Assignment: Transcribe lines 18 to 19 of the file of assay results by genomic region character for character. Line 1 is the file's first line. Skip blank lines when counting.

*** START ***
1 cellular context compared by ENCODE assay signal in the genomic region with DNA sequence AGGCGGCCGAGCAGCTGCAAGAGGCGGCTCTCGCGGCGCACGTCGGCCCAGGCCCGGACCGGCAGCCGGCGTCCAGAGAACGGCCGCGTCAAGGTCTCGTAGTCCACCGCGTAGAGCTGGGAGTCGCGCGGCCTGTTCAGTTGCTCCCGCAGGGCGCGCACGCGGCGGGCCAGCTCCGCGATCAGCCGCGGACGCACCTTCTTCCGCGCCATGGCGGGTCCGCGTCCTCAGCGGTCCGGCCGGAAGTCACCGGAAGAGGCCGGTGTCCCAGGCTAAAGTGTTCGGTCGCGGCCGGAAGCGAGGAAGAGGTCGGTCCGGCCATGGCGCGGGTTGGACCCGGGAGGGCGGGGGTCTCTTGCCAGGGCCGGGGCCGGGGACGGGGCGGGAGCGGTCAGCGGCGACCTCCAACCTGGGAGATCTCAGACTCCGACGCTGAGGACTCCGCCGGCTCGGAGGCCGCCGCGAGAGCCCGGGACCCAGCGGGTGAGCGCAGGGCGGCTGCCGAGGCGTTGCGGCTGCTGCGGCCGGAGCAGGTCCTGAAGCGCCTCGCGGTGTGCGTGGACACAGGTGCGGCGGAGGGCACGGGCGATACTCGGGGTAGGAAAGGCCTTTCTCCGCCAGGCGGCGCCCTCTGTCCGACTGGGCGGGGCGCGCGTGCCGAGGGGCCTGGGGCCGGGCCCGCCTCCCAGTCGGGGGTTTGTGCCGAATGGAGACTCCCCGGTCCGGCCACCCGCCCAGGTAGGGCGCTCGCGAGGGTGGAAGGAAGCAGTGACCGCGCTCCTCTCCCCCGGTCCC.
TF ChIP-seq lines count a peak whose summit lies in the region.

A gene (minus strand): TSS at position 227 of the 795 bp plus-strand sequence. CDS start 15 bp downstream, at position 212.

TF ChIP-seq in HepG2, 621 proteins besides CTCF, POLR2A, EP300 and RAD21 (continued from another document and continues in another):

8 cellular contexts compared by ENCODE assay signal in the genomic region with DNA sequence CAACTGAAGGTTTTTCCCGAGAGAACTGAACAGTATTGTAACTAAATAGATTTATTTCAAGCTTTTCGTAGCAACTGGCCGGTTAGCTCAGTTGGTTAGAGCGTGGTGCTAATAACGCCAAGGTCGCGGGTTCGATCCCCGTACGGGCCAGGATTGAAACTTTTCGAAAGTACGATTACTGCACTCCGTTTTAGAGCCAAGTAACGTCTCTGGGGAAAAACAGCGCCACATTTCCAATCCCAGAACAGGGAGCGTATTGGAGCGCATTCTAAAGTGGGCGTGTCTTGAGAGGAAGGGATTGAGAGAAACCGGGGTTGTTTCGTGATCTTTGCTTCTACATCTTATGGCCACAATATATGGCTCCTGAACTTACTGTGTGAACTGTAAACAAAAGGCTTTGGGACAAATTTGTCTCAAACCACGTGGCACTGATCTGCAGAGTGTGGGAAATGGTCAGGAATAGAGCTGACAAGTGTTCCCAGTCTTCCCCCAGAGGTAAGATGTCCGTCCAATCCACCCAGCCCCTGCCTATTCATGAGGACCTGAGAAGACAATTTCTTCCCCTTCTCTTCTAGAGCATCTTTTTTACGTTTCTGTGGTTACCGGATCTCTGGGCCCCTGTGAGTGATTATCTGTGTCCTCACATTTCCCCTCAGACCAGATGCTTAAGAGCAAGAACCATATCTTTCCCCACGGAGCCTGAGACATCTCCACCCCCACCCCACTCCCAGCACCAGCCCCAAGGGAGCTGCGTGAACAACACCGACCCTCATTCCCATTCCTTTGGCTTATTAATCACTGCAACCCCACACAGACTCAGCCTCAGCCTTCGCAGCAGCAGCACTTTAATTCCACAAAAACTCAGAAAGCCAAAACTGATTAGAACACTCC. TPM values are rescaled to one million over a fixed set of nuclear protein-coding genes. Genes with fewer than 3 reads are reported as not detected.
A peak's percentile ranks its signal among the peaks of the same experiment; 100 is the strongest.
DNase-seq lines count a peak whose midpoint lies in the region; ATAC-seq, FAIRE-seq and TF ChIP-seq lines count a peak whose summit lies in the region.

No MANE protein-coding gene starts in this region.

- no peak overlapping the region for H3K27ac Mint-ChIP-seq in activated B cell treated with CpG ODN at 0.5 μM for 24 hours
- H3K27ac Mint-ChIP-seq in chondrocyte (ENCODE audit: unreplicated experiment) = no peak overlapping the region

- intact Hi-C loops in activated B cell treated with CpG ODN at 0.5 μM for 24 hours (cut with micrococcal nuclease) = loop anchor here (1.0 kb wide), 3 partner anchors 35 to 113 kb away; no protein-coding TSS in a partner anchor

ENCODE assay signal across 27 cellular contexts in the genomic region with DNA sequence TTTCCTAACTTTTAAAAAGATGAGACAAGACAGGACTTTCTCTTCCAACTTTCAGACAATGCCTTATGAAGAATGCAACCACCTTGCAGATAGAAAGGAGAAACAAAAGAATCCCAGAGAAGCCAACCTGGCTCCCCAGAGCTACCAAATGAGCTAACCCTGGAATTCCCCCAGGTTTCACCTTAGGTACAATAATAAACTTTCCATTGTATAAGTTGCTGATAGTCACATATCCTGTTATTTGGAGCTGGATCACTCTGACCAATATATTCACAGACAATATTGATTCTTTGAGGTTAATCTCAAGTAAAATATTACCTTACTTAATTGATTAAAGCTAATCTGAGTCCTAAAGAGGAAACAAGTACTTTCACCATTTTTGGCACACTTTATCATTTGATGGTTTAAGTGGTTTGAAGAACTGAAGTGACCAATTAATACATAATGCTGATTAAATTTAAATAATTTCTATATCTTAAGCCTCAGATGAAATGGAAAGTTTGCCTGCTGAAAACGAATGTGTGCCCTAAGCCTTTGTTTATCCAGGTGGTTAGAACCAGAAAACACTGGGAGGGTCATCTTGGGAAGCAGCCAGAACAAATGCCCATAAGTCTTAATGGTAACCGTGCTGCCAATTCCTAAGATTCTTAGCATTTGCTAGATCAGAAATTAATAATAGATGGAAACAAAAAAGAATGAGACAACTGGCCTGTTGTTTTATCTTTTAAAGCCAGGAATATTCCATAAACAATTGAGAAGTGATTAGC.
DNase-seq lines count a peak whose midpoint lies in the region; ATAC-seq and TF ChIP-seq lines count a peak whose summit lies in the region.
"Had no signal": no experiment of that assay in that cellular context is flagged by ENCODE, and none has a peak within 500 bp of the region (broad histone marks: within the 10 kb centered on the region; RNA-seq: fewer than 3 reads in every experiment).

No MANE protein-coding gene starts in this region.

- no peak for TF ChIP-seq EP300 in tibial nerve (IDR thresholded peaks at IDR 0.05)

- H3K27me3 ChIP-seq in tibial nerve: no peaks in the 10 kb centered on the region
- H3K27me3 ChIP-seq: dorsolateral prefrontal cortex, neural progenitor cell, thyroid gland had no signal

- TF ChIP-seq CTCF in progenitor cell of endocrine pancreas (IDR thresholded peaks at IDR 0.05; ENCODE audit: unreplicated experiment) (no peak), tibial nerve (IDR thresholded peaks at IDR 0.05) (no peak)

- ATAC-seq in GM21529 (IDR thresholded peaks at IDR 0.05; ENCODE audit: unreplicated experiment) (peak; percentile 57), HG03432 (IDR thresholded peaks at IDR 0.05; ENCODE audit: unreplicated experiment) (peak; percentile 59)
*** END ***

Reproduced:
- H3K27me3 ChIP-seq: dorsolateral prefrontal cortex, neural progenitor cell, thyroid gland had no signal

- TF ChIP-seq CTCF in progenitor cell of endocrine pancreas (IDR thresholded peaks at IDR 0.05; ENCODE audit: unreplicated experiment) (no peak), tibial nerve (IDR thresholded peaks at IDR 0.05) (no peak)